BMI is calculated by taking the patient's weight, in kg, divided by the patient's height, in meters, squared. Metric conversions are as follows: pounds ÷ 2.2 = kg; inches x 0.0254 = meters.


 Weight (pounds) Height (feet, inches)
5'0" 5'3" 5'6" 5'9" 6'0" 6'3"
140 27 25 23 21 19 18
150 29 27 24 22 20 19
160 31 28 26 24 22 20
170 33 30 28 25 23 21
180 35 32 29 27 25 23
190 37 34 31 28 26 24
200 39 36 32 30 27 25
210 41 37 34 31 29 26
220 43 39 36 33 30 28
230 45 41 37 34 31 29
240 47 43 39 36 33 30
250 49 44 40 37 34 31

Patients with BMI values ³30 may be candidates for dexfenfluramine therapy.

Patients with BMI values of 27-29 may be candidates for dexfenfluramine therapy if they also have a concomitant risk factor (e.g., hypertension, diabetes, hyperlipidemia).

Dosage Administration

The usual dosage is one 15-mg capsule twice daily, with meals. Doses above 30 mg per day are not recommended.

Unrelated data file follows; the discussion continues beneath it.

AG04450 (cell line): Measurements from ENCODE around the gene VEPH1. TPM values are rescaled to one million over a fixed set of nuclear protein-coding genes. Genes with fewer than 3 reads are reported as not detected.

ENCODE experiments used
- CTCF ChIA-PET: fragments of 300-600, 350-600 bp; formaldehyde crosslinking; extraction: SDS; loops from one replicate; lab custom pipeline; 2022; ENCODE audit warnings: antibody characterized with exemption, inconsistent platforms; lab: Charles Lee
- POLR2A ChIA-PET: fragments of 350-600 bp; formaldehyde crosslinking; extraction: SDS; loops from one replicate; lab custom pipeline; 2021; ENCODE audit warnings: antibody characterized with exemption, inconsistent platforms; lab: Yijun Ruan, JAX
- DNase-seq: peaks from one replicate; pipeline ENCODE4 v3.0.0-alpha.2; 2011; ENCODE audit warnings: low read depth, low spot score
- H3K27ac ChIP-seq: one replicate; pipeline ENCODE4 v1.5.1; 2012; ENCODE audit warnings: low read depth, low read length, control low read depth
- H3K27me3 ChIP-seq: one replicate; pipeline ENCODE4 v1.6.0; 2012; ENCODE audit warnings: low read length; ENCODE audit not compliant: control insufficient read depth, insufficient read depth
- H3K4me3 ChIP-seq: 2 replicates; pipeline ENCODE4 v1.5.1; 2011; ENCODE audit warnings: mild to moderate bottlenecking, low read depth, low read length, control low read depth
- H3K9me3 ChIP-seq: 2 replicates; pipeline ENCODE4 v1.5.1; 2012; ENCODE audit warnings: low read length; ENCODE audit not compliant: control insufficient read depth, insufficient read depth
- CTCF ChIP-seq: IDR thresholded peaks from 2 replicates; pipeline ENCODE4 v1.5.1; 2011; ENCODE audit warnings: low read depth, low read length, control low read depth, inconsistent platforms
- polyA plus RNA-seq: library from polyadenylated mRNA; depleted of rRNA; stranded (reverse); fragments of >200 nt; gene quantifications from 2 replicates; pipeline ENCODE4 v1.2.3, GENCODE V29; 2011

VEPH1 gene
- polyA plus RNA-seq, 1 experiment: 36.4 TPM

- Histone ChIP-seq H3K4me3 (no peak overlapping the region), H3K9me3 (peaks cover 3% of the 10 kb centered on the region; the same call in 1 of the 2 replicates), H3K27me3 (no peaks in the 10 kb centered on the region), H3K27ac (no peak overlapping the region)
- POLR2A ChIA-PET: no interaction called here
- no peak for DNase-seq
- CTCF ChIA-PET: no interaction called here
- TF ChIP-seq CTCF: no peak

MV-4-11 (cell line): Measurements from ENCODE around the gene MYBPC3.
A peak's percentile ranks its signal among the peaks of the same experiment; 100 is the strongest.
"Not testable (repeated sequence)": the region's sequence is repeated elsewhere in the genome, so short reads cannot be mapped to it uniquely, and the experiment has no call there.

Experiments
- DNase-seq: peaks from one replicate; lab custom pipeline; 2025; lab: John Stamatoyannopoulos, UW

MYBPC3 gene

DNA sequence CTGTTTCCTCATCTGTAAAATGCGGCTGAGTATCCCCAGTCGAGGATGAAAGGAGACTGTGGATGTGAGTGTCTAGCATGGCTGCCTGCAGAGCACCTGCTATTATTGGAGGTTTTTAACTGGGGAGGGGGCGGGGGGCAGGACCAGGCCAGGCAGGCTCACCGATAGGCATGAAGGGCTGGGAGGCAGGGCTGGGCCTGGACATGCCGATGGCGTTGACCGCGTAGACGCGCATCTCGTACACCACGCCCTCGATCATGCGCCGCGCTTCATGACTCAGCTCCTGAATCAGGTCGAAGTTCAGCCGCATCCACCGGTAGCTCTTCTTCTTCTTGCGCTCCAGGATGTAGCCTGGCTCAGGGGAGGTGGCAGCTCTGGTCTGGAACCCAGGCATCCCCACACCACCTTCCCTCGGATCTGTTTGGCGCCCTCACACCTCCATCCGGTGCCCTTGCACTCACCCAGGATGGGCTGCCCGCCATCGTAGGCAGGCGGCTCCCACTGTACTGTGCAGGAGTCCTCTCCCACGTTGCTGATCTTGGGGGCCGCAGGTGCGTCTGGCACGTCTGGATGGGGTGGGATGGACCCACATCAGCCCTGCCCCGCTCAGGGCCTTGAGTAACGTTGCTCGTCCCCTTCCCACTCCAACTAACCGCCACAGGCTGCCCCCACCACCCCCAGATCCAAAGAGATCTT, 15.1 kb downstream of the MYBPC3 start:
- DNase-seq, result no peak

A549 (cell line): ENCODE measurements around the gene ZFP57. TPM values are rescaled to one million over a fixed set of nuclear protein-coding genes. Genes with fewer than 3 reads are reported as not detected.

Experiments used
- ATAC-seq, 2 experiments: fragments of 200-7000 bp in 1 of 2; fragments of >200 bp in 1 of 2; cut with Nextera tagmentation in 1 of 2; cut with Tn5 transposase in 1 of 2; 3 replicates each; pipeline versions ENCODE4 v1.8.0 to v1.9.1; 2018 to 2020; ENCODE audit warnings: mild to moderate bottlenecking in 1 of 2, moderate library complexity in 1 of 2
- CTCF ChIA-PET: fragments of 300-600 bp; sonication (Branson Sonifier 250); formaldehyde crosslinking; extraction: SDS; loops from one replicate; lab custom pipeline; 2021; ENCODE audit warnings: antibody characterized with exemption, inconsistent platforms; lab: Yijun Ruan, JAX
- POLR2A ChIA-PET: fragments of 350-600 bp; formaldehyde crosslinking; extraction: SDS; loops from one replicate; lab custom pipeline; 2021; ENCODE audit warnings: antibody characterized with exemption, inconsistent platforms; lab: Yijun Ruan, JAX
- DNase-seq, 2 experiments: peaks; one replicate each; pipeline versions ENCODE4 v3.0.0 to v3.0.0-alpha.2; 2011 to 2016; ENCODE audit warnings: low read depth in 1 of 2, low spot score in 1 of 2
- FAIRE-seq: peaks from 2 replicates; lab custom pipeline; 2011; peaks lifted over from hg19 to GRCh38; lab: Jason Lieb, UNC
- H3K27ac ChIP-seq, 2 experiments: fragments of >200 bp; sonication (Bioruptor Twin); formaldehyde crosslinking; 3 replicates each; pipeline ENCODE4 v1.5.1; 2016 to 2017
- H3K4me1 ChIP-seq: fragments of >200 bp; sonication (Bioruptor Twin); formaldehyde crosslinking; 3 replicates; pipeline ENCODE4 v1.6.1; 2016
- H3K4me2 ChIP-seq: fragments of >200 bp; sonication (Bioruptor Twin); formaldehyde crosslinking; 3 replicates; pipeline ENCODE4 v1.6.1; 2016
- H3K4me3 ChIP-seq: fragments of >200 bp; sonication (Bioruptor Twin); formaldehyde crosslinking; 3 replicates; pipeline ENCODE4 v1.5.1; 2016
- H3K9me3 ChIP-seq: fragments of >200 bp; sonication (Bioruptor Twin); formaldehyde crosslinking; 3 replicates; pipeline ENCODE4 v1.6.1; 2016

Analysis of numerous variables has indicated that about 60% of patients who lose at least 4 pounds in the first 4 weeks of treatment with dexfenfluramine in combination with a reduced-calorie diet lose at least 10% of their initial body weight by the end of 1 year of treatment. If a patient has not lost at least 4 pounds in the first 4 weeks of treatment, the physician should consider reevaluation of therapy which may include discontinuation of dexfenfluramine.

The safety and effectiveness of dexfenfluramine beyond 1 year have not been determined at this time.

Infrequently, symptoms (e.g., abdominal pain, anxiety, asthenia, delusion, depression, diarrhea, dizziness, hypertension, insomnia, nausea and vomiting) have occurred within several days following cessation of dexfenfluramine. If the physician notes such symptoms, clinical judgment should guide the treatment, which may include tapering the dose (15 mg once daily) for 2 weeks prior to complete discontinuation.